Asteroids frequently pass the orbital path of the Earth, but the number of known interlopers is significantly smaller than theories would predict. Until now, astronomers have been puzzled when attempting to locate these missing fragments of metal and rock, hurtling through space. Now, a team of researchers believes they have discovered the fate of these extraterrestrial boulders and mountains - they were swallowed by the sun.
The discovery was made as an international assemblage of scientists worked to develop a model of the Near-Earth objects (NEO's) for study by observatories and spacecraft. The majority of these objects originate in the asteroid belt that sits between the orbits of Mars and Jupiter.
In order to be classified as a NEO, an asteroid must travel closer to Earth 1.3 times the distance from the Earth to the sun. Currently, astronomers know of approximately 9,000 of these bodies. The research team in this latest study examined 100,000 images taken of the objects, recorded over a period of eight years.
Analysis revealed that these images showed just 10 percent of the objects predicted by theory. Astronomers spent a significant amount of time assuring their results were correct. When they became confident in the observations, the researchers realized their notions of how orbits work within 10 solar diameters of the sun needed to be revised.
"The discovery that asteroids must be breaking up when they approach too close to the Sun was surprising and that's why we spent so much time verifying our calculations," said Dr. Robert Jedicke, from the University of Hawai'i Institute for Astronomy.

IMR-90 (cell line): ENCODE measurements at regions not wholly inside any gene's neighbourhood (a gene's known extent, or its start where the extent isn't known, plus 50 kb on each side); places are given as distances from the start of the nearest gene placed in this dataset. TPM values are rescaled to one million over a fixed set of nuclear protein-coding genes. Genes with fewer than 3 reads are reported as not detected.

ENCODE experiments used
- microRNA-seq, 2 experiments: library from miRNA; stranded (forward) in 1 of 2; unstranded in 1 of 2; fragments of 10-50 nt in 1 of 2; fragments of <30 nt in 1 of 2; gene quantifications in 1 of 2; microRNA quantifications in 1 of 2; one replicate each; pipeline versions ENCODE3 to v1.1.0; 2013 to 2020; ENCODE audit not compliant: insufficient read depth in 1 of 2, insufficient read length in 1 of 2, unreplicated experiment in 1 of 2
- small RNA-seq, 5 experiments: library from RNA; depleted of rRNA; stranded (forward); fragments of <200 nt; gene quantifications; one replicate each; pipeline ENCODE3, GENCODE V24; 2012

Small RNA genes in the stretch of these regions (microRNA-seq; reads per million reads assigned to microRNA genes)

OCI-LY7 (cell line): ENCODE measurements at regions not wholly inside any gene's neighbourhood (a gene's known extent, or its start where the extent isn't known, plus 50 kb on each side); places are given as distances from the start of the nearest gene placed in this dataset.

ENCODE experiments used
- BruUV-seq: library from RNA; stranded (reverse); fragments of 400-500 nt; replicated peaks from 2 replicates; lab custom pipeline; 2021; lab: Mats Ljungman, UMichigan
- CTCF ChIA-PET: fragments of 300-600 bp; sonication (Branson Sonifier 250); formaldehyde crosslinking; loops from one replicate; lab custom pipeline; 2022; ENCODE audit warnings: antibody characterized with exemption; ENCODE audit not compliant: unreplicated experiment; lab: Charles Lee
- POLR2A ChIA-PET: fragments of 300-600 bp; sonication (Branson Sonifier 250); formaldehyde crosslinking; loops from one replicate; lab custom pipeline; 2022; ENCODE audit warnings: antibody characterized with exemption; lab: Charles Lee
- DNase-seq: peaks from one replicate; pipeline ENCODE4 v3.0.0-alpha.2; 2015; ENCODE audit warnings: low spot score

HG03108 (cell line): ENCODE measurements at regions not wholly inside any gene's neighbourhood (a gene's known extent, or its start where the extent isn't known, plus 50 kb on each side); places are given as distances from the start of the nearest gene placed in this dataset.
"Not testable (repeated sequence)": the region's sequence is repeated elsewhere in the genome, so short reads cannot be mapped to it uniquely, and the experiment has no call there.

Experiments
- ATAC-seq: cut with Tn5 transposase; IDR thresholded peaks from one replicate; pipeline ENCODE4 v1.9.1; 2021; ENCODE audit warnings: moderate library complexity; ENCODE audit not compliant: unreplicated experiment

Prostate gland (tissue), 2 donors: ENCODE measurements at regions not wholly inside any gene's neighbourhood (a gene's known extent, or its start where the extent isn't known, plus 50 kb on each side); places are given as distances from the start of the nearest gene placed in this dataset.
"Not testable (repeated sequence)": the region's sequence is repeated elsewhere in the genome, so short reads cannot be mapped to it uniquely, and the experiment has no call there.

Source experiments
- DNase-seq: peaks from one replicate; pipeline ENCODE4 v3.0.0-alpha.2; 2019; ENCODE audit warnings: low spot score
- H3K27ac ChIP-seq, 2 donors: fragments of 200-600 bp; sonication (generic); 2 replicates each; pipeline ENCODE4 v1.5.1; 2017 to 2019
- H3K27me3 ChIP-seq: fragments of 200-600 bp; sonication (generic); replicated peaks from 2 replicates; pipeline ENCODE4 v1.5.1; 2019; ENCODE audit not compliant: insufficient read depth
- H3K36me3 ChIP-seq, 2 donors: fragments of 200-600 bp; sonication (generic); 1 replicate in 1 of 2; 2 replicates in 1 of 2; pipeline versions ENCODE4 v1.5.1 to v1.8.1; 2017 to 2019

Meteor showers on Earth are commonly the result of debris left behind by a NEO. One feature of the observations that initially surprised the astronomers was the discovery that many of these debris trails could not be traced to a precise source. Researchers soon realized that these orphan trails could be explained if the parent bodies which shed the material were swallowed by our parent star.
Astronomers had previously noted that NEO's which come close to the sun tend to be lighter-colored than those that stay further out into space. This would suggest dark asteroids are destroyed by the sun more often than those with a lighter hue.
Asteroids and comets striking Earth have often had a dramatic - and devastating - effect on life on our planet. Perhaps our world would be far different today if it were not for the sun destroying vast numbers of these space-borne objects.